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A single-frequency tone (often at 1000 kHz) used to calibrate the levels of sound equipment; the tone used to set reference level. (See also “Test Tones.”)
Sound that reaches a microphone or listener after one or more reflections from surrounding surfaces.
In acoustics, the bouncing of sound waves off of a flat surface, as opposed to absorption. Reflection can have a great impact on how we perceive the collective sound; reflected sounds from a distance is perceived as echo, while reverberation is created from thousands of reflections. (See also “Absorption,” “Early Reflection,” “Echo,” “Reverberation.”)
A device to supply power to electronic equipment whose output voltage will not fluctuate when more equipment is turned on, or if there is a change in voltage of the power line. A regulated power supply is designed to protect sensitive electronics from destructive power surges.
An electromagnetically activated switch that connects or disconnects two terminals when a control voltage is applied.
The final stage in the four stages of a sound (Attack, Decay, Sustain and Release, or ADSR); the release of the sound describes the rate at which the volume drops to zero as the sound stops playing. In synthesizers, describes the volume reduction of the sound once the key is released.
In dynamics signal processors, the time it takes for the output signal to return to original levels when the input signal crosses the designated threshold.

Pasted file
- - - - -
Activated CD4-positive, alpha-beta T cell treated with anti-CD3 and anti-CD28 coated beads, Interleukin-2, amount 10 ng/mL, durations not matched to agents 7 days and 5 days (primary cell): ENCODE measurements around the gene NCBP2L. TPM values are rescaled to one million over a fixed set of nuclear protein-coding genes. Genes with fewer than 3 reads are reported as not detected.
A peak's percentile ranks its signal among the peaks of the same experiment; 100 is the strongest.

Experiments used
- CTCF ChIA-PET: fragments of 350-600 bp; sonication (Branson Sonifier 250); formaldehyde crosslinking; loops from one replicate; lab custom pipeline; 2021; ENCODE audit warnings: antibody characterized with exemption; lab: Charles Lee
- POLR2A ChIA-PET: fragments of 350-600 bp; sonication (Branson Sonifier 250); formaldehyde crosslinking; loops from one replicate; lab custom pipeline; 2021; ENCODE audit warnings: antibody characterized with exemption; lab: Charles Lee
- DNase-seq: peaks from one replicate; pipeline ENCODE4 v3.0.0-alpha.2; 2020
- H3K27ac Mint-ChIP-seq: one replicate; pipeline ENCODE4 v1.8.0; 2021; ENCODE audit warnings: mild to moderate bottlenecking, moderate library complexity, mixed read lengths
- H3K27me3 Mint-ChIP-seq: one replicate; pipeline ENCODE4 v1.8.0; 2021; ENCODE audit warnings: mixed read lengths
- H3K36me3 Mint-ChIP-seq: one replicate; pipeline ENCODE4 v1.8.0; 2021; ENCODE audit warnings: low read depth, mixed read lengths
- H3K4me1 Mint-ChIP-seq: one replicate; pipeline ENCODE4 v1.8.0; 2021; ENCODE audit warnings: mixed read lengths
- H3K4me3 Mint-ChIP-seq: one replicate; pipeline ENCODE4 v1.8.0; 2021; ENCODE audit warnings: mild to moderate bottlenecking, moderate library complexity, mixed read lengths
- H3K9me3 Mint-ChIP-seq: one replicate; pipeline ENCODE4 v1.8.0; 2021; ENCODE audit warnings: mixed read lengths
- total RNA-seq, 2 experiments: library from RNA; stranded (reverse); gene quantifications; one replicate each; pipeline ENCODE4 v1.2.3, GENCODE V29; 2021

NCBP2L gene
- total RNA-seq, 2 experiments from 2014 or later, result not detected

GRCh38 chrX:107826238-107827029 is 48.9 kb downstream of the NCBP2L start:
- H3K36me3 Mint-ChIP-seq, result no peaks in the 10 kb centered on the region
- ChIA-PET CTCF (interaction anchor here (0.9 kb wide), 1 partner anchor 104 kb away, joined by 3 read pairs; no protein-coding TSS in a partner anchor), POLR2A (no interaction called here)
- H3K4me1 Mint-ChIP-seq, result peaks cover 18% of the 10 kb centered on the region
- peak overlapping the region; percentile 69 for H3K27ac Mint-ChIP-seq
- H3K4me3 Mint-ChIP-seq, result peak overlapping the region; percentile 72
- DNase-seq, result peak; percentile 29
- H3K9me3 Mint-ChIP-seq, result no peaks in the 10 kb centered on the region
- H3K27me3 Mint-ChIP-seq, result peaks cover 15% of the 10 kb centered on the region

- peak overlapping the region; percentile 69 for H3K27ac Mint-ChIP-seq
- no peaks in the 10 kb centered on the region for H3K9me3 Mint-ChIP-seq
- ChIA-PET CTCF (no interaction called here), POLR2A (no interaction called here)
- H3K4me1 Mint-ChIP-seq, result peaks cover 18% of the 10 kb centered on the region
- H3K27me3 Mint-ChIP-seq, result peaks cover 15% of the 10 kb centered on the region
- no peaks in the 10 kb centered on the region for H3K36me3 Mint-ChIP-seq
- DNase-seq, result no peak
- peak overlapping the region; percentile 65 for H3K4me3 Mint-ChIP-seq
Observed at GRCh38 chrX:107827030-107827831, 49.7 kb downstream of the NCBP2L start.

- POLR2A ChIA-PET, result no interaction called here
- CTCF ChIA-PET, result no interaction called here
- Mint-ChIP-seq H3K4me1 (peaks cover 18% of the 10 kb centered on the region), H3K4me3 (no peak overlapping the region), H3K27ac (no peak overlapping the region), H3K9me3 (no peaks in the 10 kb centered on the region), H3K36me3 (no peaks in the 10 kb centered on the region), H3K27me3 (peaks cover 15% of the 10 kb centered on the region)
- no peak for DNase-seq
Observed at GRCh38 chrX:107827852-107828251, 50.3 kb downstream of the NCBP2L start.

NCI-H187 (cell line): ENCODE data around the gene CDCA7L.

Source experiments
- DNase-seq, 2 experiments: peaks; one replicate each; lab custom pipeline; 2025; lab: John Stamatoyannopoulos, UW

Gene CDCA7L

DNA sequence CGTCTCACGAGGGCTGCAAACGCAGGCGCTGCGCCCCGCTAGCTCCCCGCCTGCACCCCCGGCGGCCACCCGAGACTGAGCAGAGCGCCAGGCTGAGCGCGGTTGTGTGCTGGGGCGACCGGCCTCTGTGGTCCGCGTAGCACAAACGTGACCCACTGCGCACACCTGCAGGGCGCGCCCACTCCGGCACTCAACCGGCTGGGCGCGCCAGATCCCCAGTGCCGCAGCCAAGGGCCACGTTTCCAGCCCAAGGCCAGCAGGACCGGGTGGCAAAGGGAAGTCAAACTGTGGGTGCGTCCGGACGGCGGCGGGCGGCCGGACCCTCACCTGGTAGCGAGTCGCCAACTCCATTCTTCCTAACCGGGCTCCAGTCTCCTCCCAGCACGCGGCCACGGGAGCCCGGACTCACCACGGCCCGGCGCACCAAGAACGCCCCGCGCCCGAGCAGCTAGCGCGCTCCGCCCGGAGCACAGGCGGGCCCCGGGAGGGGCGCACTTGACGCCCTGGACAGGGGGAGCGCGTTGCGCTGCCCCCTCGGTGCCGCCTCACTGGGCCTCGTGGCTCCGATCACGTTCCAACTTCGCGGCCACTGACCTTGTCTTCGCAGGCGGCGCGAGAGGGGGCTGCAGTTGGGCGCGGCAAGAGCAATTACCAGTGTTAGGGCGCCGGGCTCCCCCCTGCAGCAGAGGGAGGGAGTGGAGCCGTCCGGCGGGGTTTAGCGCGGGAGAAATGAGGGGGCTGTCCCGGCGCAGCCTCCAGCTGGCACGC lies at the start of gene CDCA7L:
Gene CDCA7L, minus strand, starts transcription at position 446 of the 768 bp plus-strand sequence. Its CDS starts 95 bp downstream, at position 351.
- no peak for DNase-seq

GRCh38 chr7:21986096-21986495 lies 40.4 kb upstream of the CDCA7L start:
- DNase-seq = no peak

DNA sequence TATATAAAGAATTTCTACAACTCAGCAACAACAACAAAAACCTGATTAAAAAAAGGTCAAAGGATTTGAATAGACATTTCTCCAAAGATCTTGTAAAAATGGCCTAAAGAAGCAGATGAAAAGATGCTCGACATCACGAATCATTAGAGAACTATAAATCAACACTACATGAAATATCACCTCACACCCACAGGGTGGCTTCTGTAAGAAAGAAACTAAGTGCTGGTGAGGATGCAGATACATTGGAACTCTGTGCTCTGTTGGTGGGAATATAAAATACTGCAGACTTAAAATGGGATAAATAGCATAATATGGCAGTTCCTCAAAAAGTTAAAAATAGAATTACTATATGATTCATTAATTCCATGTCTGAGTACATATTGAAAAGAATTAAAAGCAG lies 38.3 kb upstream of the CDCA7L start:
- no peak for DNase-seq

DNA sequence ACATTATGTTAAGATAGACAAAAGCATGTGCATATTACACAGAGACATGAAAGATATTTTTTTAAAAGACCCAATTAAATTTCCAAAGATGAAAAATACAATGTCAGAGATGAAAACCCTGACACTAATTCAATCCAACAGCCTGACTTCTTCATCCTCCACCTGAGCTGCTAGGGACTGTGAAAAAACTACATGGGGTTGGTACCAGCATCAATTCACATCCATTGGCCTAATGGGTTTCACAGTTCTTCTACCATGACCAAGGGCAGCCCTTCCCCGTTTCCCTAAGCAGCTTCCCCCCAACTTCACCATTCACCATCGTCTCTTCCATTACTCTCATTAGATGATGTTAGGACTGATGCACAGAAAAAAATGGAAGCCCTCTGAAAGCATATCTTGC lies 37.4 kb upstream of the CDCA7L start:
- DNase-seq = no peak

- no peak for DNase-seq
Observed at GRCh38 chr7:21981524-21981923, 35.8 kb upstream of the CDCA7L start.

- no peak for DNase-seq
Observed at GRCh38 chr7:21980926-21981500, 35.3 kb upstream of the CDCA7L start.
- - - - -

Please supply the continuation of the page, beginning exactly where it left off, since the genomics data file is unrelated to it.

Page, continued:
1) A device that controls the functions of another device wirelessly. 2) Describing on-site recording, as opposed to recording in the studio.
The amount of magnetism left in a magnetic material after the magnetizing force is removed. Residual magnetism can accumulate in tape machines over time, either creating distortions and noise in the sound output or partially erasing the tape.
The noise level left on recording tape after it has been erased.
The opposition of a substance to the flow of electrical current, measured in ohms.
An electrical component with a specific amount of resistance to electrical current, used within the circuit to regulate the flow of current.
1) The natural tendency of physical substances to vibrate with more energy at certain frequencies. The principle of resonance is a key element in the design of acoustic instruments; for example, the hollow chamber of a guitar or violin is designed to resonate with the vibrations of the string. Resonance also plays a role the acoustic design of a space, and even in developing good vocal technique to project the voice.
A frequency at which a physical item vibrates naturally.
To vibrate at the resonant frequency. Also refers to the lingering reverberation that causes a sound to continue after the sound source has stopped. This continuing sound is due to the sympathetic resonance of nearby objects.